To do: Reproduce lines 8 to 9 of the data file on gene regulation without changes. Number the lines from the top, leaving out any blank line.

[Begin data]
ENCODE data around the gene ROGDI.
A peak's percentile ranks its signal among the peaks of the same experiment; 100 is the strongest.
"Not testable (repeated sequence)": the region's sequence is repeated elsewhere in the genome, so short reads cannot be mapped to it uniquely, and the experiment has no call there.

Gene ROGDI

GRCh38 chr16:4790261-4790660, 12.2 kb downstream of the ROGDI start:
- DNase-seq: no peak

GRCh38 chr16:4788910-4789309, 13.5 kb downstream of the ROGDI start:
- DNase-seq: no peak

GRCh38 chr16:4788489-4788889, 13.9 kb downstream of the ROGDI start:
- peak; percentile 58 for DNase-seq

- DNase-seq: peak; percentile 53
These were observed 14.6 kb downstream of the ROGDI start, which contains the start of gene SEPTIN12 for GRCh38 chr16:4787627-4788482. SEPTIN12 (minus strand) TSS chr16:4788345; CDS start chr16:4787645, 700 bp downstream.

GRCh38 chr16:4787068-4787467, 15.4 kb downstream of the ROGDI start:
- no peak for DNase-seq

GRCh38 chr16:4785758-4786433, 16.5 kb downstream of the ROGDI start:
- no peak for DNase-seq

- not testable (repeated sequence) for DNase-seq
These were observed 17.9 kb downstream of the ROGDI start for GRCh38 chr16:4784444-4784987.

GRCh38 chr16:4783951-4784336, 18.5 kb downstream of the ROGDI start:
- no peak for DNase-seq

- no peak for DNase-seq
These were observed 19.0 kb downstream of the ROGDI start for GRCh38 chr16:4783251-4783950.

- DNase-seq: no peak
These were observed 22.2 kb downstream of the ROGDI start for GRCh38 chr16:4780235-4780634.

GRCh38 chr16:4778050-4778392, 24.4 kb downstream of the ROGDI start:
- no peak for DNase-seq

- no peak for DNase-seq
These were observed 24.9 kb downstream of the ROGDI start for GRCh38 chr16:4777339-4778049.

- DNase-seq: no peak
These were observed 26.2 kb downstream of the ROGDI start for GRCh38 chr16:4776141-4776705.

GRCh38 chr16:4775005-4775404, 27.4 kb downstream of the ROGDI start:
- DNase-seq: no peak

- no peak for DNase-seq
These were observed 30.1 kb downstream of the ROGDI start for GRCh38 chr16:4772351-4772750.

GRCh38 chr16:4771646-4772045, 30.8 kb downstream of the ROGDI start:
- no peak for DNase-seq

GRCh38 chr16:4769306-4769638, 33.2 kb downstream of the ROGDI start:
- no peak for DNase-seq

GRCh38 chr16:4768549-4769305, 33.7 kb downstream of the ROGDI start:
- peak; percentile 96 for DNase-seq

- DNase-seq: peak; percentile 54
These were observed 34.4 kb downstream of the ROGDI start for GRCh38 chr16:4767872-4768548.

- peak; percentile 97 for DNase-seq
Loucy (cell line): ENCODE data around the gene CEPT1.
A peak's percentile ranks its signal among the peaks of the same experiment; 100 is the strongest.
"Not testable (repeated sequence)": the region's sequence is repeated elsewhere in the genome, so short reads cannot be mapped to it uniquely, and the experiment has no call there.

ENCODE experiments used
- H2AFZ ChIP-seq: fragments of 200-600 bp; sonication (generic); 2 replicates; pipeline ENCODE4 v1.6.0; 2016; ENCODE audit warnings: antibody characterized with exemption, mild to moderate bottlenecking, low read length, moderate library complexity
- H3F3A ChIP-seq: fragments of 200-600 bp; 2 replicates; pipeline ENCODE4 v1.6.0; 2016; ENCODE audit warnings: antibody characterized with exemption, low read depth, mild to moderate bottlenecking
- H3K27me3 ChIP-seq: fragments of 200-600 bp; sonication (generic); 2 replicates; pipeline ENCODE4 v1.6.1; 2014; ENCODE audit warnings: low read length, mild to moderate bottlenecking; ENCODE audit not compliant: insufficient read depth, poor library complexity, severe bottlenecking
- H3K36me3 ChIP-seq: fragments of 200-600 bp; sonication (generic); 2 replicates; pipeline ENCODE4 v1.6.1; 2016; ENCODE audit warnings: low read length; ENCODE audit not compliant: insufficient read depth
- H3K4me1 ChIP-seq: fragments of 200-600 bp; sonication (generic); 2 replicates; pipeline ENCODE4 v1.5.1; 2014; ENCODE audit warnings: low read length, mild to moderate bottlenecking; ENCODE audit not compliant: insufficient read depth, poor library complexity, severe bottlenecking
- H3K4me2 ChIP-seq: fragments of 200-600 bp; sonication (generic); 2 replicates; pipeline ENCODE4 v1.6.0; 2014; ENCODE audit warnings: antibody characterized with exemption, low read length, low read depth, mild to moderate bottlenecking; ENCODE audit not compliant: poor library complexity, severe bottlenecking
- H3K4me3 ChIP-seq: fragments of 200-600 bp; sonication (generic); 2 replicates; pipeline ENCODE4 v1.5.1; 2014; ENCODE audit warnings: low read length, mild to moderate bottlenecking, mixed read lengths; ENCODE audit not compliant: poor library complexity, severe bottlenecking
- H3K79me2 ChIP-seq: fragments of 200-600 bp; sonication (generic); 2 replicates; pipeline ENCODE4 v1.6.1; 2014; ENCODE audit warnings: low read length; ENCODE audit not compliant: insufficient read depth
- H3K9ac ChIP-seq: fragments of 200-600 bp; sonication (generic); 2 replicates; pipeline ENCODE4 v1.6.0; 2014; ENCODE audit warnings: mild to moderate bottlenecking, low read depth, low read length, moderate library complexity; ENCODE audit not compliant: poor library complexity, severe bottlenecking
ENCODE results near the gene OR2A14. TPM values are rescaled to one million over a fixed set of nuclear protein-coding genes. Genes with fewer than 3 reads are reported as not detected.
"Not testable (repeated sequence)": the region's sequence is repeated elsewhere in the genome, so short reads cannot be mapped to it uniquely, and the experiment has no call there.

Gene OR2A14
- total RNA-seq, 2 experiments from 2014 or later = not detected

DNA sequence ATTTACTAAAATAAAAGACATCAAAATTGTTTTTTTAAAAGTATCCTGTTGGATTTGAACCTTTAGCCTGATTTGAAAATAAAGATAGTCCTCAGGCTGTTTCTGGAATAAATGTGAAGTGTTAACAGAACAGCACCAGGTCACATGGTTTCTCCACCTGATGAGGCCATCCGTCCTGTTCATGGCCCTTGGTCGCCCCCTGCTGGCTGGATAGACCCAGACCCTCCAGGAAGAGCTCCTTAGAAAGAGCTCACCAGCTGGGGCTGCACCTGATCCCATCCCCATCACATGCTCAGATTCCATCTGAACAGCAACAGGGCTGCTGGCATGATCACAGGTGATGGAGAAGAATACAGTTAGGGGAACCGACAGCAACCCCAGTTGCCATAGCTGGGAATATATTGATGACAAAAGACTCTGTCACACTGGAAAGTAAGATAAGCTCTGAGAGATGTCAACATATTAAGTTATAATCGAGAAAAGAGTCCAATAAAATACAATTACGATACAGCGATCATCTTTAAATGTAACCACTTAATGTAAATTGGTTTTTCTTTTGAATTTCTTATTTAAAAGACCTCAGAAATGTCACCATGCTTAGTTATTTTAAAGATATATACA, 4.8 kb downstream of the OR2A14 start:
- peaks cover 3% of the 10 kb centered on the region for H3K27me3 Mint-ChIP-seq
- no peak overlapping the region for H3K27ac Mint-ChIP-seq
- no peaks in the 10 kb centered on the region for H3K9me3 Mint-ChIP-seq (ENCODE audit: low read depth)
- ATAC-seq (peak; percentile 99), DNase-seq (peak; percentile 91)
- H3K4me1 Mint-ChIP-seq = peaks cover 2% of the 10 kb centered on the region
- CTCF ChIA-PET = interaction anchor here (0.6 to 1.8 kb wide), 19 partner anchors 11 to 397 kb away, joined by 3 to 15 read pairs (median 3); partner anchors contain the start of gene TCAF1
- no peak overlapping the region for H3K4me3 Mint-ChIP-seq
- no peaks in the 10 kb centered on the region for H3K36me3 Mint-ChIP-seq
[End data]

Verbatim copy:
- DNase-seq: no peak

GRCh38 chr16:4788489-4788889, 13.9 kb downstream of the ROGDI start: